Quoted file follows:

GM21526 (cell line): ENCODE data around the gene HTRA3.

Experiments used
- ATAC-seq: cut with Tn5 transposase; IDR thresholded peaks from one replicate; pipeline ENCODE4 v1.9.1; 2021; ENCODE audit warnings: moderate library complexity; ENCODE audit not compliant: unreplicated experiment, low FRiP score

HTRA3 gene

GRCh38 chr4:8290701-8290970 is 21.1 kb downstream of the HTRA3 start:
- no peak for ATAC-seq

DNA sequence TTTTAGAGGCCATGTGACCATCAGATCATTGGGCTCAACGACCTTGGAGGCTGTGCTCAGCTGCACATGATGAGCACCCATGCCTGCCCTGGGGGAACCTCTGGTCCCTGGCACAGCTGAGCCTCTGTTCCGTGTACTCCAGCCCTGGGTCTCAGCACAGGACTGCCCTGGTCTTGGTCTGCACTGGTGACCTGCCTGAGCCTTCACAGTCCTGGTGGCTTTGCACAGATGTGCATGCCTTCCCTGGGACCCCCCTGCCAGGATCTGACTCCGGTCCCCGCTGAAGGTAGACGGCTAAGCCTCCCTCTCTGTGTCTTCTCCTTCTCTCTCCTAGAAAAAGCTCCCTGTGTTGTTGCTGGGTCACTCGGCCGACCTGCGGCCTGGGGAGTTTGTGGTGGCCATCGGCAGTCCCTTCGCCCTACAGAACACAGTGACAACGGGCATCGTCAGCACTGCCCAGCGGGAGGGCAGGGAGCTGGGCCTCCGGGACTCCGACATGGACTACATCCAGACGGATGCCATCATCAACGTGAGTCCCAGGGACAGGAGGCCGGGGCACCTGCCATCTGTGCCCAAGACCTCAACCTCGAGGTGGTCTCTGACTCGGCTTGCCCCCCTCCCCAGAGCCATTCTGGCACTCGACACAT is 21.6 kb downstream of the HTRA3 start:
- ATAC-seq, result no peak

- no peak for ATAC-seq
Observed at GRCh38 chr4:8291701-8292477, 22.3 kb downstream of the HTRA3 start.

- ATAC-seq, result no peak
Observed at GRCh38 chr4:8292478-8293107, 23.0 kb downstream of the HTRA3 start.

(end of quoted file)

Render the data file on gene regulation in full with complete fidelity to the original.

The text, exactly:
GM21526 (cell line): ENCODE data around the gene HTRA3.

Experiments used
- ATAC-seq: cut with Tn5 transposase; IDR thresholded peaks from one replicate; pipeline ENCODE4 v1.9.1; 2021; ENCODE audit warnings: moderate library complexity; ENCODE audit not compliant: unreplicated experiment, low FRiP score

HTRA3 gene

GRCh38 chr4:8290701-8290970 is 21.1 kb downstream of the HTRA3 start:
- no peak for ATAC-seq

DNA sequence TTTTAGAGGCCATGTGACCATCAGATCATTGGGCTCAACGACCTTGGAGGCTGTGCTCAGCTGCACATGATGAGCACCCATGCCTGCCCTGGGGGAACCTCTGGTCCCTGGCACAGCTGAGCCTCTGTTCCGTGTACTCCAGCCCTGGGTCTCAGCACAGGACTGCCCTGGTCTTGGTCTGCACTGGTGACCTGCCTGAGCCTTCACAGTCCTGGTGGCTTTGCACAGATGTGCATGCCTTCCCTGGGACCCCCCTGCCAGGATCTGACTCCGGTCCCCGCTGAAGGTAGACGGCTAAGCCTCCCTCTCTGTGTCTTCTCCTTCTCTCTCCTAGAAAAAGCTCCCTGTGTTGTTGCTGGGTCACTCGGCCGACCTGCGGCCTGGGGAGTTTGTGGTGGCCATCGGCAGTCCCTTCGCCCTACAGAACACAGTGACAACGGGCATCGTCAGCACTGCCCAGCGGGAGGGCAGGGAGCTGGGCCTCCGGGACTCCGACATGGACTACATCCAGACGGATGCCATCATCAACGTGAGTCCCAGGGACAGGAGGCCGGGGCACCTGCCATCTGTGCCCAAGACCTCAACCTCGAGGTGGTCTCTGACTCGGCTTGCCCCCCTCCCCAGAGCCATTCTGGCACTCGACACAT is 21.6 kb downstream of the HTRA3 start:
- ATAC-seq, result no peak

- no peak for ATAC-seq
Observed at GRCh38 chr4:8291701-8292477, 22.3 kb downstream of the HTRA3 start.

- ATAC-seq, result no peak
Observed at GRCh38 chr4:8292478-8293107, 23.0 kb downstream of the HTRA3 start.